Computer program helps math students learn

Zamirah Ellis may have been several grades behind in math when she came to Joliet Central High School, but she quickly caught up this school year.

Ellis is a ninth-grade student who started behind by several grade levels in math when she began taking algebra at Joliet Central in Illinois. But a support class taught by ninth-grade teacher Israel Velazquez using a computer system to track student progress helped her get to where she needed to be.

“It was great,” Ellis said about the class. “It made me more confident in my regular algebra class because now I’m more confident in my answers.”

Ellis worked Monday morning on math problems with her laptop along with other students in the algebra support class. Students use the computers to access a program called Renaissance Math, which assesses where each one is at in his or her math ability and helps them progress with problems, tests and videos.

Velazquez, a former accountant and Chicago middle-school teacher, said the support class tries to meet each student’s ability level and bring them as close to the ninth-grade level as possible.

“We’re trying to intertwine both needs, so to speak,” he said.

Joliet Township High School District 204 implemented its accelerated math support class last school year to bridge the gap in the math skills of freshmen who come to the high schools. The goal is not only to bring students to the right math level, but to also make them college ready.

JTHS Curriculum Director Mary Balsie said roughly 50 to 60 percent of students come to the schools unprepared for math.

“It’s a struggle our community had for a long time with students not being college ready,” she said. “We work in conjunction with our (middle) schools to close that gap.”

Velazquez teaches two classes: a regular algebra class and a support class. With the support class, he has students work at their own pace. Some students progress fast while others (are) stagnant, he said.

He had one student who started out at a fourth-grade level and advanced to an eighth-grade level. Another started out at an eighth-grade level and stayed there. And another, he said, was progressing so well he may have to move the student to a 10th-grade level geometry class.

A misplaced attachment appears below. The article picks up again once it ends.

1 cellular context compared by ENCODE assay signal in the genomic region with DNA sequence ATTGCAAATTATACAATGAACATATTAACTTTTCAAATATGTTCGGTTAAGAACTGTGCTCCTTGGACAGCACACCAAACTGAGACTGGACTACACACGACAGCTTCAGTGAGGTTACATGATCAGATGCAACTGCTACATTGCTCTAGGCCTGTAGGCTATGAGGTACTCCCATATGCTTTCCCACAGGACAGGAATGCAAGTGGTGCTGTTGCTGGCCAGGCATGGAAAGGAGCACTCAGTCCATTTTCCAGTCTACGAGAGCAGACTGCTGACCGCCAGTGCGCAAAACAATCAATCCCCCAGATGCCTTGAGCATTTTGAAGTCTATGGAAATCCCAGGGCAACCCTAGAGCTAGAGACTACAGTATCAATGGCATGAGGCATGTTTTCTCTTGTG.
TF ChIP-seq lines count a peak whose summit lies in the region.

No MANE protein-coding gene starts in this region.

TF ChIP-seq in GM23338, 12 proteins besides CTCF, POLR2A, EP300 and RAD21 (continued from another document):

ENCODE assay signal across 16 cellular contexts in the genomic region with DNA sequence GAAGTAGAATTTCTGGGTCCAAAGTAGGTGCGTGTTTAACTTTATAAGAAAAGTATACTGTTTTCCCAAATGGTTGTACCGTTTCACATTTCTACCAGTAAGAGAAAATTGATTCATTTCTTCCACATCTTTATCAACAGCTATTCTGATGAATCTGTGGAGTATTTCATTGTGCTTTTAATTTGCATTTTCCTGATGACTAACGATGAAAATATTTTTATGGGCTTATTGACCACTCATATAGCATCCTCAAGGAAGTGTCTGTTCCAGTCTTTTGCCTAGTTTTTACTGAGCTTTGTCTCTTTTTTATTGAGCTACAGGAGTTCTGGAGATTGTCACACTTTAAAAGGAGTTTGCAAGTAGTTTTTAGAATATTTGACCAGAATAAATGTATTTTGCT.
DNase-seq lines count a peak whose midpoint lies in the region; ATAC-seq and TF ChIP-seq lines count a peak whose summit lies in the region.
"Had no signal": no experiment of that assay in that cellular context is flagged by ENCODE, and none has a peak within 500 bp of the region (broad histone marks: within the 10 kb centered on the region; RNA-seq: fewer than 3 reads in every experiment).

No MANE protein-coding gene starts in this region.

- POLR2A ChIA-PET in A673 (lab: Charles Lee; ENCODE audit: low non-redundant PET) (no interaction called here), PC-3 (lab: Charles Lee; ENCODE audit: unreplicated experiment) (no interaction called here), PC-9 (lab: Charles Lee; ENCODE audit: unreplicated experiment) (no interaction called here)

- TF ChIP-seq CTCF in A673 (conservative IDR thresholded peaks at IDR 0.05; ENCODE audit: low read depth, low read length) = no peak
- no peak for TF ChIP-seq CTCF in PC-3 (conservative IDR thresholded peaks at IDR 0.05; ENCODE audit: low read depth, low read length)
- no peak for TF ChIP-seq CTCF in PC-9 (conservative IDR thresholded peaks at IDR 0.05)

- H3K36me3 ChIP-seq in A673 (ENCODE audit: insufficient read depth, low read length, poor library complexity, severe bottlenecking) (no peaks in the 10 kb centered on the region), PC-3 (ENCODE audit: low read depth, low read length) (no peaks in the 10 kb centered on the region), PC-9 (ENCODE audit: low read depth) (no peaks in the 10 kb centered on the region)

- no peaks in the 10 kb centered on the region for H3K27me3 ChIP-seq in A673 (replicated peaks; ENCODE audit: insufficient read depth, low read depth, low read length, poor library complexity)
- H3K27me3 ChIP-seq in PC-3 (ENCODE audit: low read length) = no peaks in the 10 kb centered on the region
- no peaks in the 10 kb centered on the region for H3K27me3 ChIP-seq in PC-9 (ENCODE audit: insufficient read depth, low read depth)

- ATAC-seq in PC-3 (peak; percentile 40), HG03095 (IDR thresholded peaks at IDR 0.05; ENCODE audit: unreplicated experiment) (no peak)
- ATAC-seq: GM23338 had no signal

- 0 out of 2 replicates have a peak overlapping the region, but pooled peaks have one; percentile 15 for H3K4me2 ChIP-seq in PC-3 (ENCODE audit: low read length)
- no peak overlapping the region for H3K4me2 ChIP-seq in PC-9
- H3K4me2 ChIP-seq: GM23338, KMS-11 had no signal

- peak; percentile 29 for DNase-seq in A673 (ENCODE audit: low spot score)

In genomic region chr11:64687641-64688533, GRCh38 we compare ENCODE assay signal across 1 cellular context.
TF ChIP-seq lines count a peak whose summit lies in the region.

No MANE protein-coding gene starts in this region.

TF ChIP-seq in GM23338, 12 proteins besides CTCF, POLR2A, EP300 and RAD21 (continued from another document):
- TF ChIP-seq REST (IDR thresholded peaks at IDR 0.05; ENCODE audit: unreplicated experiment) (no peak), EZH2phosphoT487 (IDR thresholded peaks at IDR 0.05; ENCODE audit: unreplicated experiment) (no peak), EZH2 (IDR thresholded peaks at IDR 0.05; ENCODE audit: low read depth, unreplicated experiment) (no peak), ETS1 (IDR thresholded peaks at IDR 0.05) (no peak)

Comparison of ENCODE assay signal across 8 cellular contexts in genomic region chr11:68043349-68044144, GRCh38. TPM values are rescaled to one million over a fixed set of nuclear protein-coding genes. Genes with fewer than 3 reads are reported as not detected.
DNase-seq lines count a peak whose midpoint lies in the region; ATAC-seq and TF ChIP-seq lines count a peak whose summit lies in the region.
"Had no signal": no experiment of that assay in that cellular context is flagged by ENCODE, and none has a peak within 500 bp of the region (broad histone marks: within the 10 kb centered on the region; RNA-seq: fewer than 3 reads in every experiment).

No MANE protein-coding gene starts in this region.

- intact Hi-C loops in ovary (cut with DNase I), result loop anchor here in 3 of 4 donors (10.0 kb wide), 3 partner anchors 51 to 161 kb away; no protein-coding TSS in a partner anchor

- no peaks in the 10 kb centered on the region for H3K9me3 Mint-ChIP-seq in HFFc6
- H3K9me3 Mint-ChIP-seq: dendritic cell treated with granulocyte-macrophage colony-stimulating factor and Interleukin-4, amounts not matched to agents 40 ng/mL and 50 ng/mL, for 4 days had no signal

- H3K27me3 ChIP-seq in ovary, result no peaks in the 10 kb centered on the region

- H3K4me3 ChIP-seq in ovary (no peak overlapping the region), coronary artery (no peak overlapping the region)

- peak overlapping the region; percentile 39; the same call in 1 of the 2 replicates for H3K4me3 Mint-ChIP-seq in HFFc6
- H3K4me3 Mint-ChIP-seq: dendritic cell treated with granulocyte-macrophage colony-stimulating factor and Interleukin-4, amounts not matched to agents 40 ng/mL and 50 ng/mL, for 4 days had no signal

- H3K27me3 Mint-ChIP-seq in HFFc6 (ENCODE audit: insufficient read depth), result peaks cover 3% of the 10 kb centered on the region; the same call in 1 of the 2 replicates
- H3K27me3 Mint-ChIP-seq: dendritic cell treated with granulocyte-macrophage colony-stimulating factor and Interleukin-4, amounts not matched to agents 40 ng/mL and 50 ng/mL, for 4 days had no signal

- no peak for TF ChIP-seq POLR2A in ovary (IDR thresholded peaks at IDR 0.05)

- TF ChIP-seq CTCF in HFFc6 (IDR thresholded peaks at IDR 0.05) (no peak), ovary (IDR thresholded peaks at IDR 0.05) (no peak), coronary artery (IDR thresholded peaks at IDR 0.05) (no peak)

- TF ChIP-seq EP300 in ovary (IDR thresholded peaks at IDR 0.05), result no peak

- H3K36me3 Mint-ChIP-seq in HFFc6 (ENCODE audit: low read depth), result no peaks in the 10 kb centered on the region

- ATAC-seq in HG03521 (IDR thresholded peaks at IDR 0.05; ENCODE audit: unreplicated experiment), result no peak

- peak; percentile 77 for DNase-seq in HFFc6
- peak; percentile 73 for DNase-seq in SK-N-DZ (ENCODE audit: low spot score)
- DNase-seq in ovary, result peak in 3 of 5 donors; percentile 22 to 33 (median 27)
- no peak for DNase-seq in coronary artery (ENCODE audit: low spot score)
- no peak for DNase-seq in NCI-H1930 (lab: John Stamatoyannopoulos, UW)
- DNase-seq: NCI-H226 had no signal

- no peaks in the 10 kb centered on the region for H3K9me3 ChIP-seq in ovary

“The student still needs to be motivated to want to succeed. It’s all a matter of how far they want to go or how far they want to catch up,” he said.

The computer system updates Velazquez on student progress and signals when he might need to intervene. Each student uses math libraries set at his or her current math ability and move on to other libraries as the class goes on. The system uses benchmark assessments three times a year to gauge progress.

Velazquez said he also is trying to teach his students not to always ask for teacher help when encountering an issue. Students can use resources such as a worked-out example, videos or another student to assist them.

“It’s sort of like a structured chaos type of environment,” Velazquez said about the support classes. “So If I’m helping a student on one thing and I’ve got a little bit of a line waiting for my assistant, then I’m going to assign that 10th-grade student, I’ll have her help a certain individual on a sixth-grade library.”

Balsie said support classes change every year. This support class system is useful to the school district because it’s very “data-driven,” she said.

“We’re searching for a program that could give us data that was very meaningful,” she said. “So that we could look into moving a student from a fourth-grade to a ninth-grade library over the course of a year.”

Balsie said she expects the accelerated math program to be used more in algebra classrooms in the future. Next year, teachers may use it in geometry support classes and, from there, assess if it’s necessary for the 11th-grade level.

Alondra Orozco said Velazquez’s support class has helped her with learning algebra and showing her things she hasn’t learned before. She said he tries to help students who struggle with math.

“If you have a problem, he’ll come and help you out,” she said.

Information from: The Herald-News,